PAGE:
Shows & Panels
- The 2014 Big Picture on Cyber Security
- AFCEA Answers
- Ask the CIO
- Building the Hybrid Cloud
- Connected Government: How to Build and Procure Network Services for the Future
- Continuing Diagnostics and Mitigation: Discussion of Progress and Next Steps
- Federal Executive Forum
- Federal Tech Talk
- The Future of Government Data Centers
- The Future of IT: How CIOs Can Enable the Service-Oriented Enterprise
- The Intersection: Where Technology Meets Transformation
- Maximizing ROI Through Data Center Consolidation
- Mitigating Insider Threats in Virtual & Cloud Environments
- Modern Mission Critical Series
- Moving to the Cloud. What's the best approach for me
- Navigating Tough Choices in Government Cloud Computing
- The New Generation of Database
- Satellite Communications: Acquiring SATCOM in Tight Times
- Targeting Advanced Threats: Proven Methods from Detection through Remediation
- Transformative Technology: Desktop Virtualization in Government
- The Truth About IT Opex and Software Defined Networking
- Value of Health IT
- Air Traffic Management Transformation Report
- Cloud First Report
- General Dynamics IT Enterprise Center
- Gov Cloud Minute
- Government in Technology Series
- Homeland Security Cybersecurity Market Report
- National Cybersecurity Awareness Month
- Technology Insights
- The Cyber Security Report
- The Next Generation Cyber Security Experts
Shows & Panels
Shakeup at GSA
On Monday, April 2, 2012, General Services Administration chief Martha Johnson stepped down from her post after firing Bob Peck, the commissioner of the Public Buildings Service, and GSA adviser Stephen Leeds. The shakeup in the administration came on the heels of an inspector general report that detailed excessive spending by the agency at a conference in 2010. Read Federal News Radio's full coverage of the Shakeup at GSA.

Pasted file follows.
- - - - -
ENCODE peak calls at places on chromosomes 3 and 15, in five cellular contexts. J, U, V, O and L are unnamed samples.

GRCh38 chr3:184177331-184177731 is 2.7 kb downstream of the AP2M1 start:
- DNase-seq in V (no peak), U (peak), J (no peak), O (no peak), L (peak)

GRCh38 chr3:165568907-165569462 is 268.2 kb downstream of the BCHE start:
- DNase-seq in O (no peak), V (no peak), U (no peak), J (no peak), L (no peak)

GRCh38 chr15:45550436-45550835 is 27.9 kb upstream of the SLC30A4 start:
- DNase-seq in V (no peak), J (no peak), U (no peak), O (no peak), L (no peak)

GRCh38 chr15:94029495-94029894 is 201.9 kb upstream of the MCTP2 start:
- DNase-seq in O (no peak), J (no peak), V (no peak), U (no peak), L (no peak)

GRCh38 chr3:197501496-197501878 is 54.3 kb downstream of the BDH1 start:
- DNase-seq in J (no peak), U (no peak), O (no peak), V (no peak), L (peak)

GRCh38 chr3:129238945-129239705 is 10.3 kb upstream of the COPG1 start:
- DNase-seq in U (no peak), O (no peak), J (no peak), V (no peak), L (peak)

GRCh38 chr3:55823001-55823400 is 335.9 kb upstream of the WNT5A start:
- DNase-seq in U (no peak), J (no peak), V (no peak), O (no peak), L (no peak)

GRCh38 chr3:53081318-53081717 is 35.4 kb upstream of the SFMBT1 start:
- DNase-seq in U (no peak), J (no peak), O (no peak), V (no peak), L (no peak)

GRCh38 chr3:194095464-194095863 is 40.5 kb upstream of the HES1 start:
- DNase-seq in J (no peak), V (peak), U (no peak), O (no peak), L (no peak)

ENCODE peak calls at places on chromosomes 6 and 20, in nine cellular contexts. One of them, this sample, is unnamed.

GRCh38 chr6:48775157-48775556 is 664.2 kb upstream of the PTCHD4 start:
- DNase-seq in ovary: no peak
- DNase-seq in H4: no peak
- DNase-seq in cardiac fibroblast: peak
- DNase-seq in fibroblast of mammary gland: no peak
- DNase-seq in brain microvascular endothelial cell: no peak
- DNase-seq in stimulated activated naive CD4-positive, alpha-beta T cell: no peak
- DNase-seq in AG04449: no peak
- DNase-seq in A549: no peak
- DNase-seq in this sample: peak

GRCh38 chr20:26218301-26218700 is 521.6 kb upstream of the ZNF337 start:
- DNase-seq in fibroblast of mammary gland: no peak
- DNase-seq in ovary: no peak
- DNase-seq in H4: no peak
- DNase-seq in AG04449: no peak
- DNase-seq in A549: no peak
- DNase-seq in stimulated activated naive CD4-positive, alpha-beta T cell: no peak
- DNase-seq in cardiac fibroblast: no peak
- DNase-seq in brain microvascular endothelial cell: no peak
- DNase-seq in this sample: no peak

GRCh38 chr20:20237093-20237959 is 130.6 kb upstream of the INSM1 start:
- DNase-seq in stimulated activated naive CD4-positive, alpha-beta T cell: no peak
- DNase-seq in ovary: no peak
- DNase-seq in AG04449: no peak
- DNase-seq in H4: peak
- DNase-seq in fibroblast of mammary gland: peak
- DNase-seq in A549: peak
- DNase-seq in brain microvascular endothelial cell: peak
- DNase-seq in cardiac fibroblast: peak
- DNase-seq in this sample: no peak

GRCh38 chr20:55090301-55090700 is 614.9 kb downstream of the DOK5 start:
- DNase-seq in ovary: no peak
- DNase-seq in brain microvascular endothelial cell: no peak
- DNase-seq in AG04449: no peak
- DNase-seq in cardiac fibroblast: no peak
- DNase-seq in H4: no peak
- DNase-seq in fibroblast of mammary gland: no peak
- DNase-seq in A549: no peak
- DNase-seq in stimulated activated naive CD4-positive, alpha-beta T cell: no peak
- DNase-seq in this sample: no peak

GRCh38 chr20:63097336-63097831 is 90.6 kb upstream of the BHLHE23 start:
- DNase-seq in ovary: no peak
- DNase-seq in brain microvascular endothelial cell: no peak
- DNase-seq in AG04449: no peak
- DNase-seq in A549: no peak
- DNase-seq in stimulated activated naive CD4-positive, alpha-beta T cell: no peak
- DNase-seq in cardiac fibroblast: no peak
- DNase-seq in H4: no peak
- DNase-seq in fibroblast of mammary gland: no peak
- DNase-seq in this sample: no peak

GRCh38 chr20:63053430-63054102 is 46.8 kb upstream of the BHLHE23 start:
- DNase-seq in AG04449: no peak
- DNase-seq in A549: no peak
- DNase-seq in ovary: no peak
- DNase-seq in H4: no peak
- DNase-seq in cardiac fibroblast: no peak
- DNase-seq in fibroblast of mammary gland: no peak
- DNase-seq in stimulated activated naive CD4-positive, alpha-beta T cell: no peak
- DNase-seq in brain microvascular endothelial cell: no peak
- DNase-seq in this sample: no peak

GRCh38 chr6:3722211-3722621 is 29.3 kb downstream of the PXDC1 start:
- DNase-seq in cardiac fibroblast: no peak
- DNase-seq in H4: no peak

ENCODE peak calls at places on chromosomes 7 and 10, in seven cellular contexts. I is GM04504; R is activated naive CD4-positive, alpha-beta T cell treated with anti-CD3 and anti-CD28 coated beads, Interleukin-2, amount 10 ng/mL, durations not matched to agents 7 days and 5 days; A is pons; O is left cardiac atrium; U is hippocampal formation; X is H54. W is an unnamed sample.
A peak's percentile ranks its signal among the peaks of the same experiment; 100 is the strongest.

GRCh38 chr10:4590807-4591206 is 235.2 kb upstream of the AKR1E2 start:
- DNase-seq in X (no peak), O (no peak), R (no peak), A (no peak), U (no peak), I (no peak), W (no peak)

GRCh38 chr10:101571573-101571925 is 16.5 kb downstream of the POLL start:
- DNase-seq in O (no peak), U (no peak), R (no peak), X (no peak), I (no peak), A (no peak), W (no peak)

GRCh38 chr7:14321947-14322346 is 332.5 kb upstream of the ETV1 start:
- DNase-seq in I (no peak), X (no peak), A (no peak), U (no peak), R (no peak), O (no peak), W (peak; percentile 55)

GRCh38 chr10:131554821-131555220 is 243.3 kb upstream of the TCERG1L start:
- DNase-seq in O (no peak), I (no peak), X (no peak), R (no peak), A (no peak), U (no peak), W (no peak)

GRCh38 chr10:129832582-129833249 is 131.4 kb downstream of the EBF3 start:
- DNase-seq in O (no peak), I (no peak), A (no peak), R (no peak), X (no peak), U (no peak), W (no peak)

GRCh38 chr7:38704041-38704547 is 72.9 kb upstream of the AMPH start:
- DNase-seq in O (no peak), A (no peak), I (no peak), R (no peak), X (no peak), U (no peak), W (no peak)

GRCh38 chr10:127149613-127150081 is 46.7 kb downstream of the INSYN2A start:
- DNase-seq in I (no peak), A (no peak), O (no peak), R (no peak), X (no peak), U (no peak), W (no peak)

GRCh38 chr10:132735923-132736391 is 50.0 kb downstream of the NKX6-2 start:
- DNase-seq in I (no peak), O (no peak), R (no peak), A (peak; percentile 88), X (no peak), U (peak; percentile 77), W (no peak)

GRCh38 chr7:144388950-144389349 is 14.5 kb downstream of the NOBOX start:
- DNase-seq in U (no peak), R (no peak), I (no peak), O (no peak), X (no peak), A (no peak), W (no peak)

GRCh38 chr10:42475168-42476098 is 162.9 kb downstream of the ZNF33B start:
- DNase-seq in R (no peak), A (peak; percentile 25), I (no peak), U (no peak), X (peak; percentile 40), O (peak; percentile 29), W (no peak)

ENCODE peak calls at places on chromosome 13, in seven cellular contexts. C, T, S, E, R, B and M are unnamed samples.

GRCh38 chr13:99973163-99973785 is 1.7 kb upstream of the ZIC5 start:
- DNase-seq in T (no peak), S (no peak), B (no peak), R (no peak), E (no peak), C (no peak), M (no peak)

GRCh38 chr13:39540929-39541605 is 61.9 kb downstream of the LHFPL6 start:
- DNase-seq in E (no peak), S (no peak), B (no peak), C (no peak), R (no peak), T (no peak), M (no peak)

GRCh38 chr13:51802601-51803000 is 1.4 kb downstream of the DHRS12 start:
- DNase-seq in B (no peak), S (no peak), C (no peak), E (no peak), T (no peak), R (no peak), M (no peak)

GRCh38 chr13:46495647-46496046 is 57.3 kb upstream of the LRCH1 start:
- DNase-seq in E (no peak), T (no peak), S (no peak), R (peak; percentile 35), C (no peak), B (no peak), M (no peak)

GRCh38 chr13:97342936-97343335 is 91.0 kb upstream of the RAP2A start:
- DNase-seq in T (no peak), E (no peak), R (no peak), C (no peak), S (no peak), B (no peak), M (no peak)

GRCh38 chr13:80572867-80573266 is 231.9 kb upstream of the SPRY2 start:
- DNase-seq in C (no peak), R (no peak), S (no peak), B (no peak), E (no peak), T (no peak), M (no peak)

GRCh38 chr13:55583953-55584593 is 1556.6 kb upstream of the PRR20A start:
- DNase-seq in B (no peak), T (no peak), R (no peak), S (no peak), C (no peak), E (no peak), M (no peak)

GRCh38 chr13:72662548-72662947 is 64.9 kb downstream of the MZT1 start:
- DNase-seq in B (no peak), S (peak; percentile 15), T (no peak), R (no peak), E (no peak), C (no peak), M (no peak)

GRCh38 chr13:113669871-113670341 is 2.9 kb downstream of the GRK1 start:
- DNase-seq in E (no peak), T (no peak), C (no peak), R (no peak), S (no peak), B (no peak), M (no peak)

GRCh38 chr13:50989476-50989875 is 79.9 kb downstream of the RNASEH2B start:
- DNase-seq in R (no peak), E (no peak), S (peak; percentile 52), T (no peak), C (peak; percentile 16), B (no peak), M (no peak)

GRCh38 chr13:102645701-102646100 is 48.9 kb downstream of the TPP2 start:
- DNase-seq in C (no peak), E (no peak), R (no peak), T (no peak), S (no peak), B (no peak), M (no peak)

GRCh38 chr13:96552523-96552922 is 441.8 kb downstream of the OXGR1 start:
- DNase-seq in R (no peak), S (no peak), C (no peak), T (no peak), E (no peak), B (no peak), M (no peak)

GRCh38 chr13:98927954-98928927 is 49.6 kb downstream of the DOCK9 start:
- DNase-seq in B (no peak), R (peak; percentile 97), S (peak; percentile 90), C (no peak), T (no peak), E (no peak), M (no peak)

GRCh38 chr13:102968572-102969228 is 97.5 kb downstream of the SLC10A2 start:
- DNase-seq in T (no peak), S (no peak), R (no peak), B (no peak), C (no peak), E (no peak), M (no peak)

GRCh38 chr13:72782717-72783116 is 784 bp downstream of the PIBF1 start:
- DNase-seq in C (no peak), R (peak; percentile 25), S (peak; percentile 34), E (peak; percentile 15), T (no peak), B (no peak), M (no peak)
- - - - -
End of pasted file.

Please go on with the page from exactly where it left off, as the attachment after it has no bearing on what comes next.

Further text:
Mica calls for GSA to fire official embroiled in scandal
Tuesday - 4/24/2012, 3:11pm EDT
Jeff Neely, GSA's Public Buildings Services commissioner in Region 9, was put on administrative leave earlier this month after the agency's inspector general released a report revealing an October 2010 conference in Las Vegas cost taypayers more than $820,000. As a result of the report, GSA Administrator Martha Johnson resigned, fired two top officials and 10 employees were put on administrative leave.
In a letter to GSA Acting Administrator Dan Tangherlini, House Transportation Committee Chairman Rep. John Mica (R-Fla.) said evidence from a subcommittee hearing last week on the GSA spending scandal show Neely was "involved in malfeasance in office and has information and knowledge of wrongdoing and abuse that are vital to our investigation."
Mica called for Neely's immediate firing or, at the very least, removal from the federal payroll.
Neely was described in the IG report as calling for an "over-the-top" conference. IG Brian Miller testified last week that employees who objected to Neely were "squashed like a bug."
Neely did not appear before the House Transportation subcommittee hearing, nor did he appear before two other congressional hearings last week on GSA's conference spending. Neely only appeared before the House Committee on Oversight and Government Reform Committee under a subpoena but invoked his right to remain silent.
"For many Americans, the idea that their taxpayer dollars are continuing to pay an official who has abused and demonstrated a wanton disregard for his responsibilities as a federal employee and senior executive is unacceptable," Mica said in the letter.
Federal News Radio has requested comment from GSA.